For this lab you will implement the minimax adversarial search algorithm with alpha-beta pruning on the game of Konane, also known as Hawaiian Checkers. The game is played on an N by N board of black and white pieces. N may be as small as 4 or as large as 8. The board shown below is 8 by 8, and uses 'B' for black pieces and 'W' for white pieces.
0 1 2 3 4 5 6 7 0 B W B W B W B W 1 W B W B W B W B 2 B W B W B W B W 3 W B W B W B W B 4 B W B W B W B W 5 W B W B W B W B 6 B W B W B W B W 7 W B W B W B W B
In order to play Konane, the black player goes first and removes one black piece from the corner or the center of the board. For an 8 by 8 board, this equates to positions (0,0), (3,3), (4,4), or (7,7). Next the white player removes a white piece adjacent to the space created by the first move. Then the players alternate moves, each jumping one of their own pieces over one horizontally or vertically adjacent opponent's piece, landing in an empty space on the other side, and removing the jumped piece. If desired, this may be continued in a multiple jump, as long as the same piece is moved in a straight line. The game ends when one player can no longer move and that player is considered the loser.
I will provide you with a Python implementation of the Konane game. You will implement minimax and then focus on finding a good evalutaion function for estimating the utility of a given Konane board. As mentioned in the reading, "it should be clear that the performance of a game-playing program is dependent on the quality of its evaluation function" (Russell and Norvig, page 171).
You may work with a partner on this lab. If you work as a team, turn in only one copy of the lab and be sure that both of your names appear at the top of every file.
game = Konane(8) game.playNGames(10, SimplePlayer(8), RandomPlayer(8), 0)Notice that the last argument determines whether the moves and the board will be displayed. When this argument is 0, only the final outcome will be shown.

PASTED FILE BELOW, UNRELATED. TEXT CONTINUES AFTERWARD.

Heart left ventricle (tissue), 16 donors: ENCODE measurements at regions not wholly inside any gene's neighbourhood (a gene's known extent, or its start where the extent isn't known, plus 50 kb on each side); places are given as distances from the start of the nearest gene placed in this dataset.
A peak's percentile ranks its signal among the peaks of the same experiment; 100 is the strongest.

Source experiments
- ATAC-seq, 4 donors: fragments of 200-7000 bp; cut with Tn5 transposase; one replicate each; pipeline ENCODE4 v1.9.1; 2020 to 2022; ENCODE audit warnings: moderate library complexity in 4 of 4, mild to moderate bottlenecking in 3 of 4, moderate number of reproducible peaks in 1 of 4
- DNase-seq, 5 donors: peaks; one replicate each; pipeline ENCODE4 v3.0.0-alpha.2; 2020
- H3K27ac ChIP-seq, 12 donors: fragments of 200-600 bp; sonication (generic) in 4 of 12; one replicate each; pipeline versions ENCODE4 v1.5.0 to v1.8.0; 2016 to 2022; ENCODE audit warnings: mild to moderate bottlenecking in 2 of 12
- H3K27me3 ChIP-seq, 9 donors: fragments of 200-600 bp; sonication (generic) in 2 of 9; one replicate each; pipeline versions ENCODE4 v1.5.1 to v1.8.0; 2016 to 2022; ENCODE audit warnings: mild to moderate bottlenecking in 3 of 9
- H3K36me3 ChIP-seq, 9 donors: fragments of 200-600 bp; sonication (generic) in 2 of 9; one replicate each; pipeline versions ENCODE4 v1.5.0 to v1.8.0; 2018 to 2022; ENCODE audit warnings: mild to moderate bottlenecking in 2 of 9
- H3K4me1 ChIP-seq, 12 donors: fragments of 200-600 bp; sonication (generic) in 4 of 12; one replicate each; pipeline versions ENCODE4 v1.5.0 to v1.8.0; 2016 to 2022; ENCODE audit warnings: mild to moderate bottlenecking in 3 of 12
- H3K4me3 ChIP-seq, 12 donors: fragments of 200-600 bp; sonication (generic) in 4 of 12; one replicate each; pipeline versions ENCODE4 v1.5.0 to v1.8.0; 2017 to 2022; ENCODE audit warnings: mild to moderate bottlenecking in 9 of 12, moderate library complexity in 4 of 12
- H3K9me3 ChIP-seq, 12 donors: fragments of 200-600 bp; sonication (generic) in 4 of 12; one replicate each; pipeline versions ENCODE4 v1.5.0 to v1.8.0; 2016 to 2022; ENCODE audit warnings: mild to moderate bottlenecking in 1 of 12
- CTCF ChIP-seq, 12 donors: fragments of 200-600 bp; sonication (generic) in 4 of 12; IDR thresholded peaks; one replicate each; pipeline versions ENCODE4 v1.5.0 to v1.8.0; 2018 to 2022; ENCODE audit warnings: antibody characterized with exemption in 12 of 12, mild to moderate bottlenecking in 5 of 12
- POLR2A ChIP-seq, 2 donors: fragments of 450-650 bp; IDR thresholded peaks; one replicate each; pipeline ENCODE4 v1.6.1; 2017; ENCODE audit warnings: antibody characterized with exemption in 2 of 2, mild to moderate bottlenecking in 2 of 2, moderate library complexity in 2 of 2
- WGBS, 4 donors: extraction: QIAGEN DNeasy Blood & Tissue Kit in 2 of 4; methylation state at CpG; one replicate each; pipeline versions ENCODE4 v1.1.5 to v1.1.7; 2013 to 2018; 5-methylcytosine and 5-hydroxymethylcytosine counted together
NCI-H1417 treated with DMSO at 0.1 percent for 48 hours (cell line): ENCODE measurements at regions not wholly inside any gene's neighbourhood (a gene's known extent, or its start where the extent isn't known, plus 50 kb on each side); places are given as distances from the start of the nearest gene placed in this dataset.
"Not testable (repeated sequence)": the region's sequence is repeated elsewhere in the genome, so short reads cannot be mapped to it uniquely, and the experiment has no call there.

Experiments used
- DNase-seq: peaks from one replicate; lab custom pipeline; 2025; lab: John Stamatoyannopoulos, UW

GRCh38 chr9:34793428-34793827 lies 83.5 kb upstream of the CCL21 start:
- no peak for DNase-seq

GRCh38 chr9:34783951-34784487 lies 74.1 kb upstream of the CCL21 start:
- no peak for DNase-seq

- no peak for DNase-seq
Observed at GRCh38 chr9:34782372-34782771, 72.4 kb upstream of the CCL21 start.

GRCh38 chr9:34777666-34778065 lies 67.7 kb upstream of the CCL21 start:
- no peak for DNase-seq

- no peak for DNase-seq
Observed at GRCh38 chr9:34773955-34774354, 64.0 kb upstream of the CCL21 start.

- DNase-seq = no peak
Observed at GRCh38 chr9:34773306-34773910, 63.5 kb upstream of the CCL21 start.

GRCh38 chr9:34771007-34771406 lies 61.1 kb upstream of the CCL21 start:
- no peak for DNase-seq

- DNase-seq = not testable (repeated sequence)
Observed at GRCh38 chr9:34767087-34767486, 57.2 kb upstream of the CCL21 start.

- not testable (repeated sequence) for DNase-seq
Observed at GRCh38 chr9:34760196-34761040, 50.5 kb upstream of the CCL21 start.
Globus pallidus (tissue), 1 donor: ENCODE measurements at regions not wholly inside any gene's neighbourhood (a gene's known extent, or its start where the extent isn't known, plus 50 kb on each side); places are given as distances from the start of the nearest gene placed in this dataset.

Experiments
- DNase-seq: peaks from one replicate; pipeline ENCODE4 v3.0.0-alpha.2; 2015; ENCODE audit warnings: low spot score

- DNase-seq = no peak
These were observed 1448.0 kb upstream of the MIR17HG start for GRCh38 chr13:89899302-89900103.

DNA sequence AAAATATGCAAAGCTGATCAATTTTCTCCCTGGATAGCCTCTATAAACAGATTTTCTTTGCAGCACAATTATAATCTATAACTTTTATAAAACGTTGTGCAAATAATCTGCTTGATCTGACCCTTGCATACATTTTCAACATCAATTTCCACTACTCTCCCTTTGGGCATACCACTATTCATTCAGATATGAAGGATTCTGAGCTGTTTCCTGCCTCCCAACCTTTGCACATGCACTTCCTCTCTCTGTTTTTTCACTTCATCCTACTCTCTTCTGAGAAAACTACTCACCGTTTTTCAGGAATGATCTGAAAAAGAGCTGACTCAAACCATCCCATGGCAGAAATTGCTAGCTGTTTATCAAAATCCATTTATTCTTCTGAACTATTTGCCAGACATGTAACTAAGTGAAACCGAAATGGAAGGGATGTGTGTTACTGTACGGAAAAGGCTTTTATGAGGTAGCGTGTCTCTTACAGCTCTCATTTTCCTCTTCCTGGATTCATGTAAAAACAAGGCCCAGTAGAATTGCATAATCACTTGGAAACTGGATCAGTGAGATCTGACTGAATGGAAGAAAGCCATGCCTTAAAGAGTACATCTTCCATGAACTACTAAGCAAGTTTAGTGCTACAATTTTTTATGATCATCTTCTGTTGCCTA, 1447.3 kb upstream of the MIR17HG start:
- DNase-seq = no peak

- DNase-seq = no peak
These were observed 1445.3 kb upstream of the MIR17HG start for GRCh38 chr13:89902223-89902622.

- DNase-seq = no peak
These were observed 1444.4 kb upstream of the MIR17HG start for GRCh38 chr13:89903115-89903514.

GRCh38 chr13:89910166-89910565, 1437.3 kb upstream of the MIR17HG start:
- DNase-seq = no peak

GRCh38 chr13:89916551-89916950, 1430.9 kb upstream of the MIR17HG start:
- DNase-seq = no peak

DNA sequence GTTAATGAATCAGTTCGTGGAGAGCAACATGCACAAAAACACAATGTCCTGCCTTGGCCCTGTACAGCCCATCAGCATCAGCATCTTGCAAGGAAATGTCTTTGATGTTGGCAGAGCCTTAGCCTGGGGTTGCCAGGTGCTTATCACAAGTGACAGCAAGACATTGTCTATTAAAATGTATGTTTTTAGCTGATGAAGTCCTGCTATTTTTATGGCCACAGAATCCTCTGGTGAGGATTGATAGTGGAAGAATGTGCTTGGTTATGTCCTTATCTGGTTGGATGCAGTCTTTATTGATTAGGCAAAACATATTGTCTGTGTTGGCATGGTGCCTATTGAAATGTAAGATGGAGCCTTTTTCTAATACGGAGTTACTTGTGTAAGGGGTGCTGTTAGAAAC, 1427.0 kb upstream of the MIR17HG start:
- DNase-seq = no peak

game = Konane(6) game.playOneGame(HumanPlayer(), RandomPlayer(6), 1)
class MinimaxPlayer(Konane, Player): def __init__(self, size, depthLimit): Konane.__init__(self, size) self.limit = depthLimit def initialize(self, side): #complete this def getMove(self, board): #complete thisNotice that the first line of the MinimaxPlayer constructor calls the constructor of the Konane base class. Also notice that the depth limit for the search is passed in as an argument. You should be able to use your MinimaxPlayer in the following way:
game = Konane(8) game.playNGames(2, MinimaxPlayer(8, 2), MinimaxPlayer(8, 1), 0)Executing the above commands should demonstrate that the minimax player which searches to depth 2 will outperform a minimax player which only searches to depth 1.
Game 0 MinimaxDepth2 wins Game 1 MinimaxDepth2 wins MinimaxDepth2 2 MinimaxDepth1 0
You should not make any changes to the Konane class. However, because the MinimaxPlayer class inherits from the Konane class, you are welcome to override any of the methods provided in the Konane class.
During lab on February 6th, we will hold the tournament to determine whose program is the ultimate Konane player. If your program is not operational for some reason, you must compete against the other programs.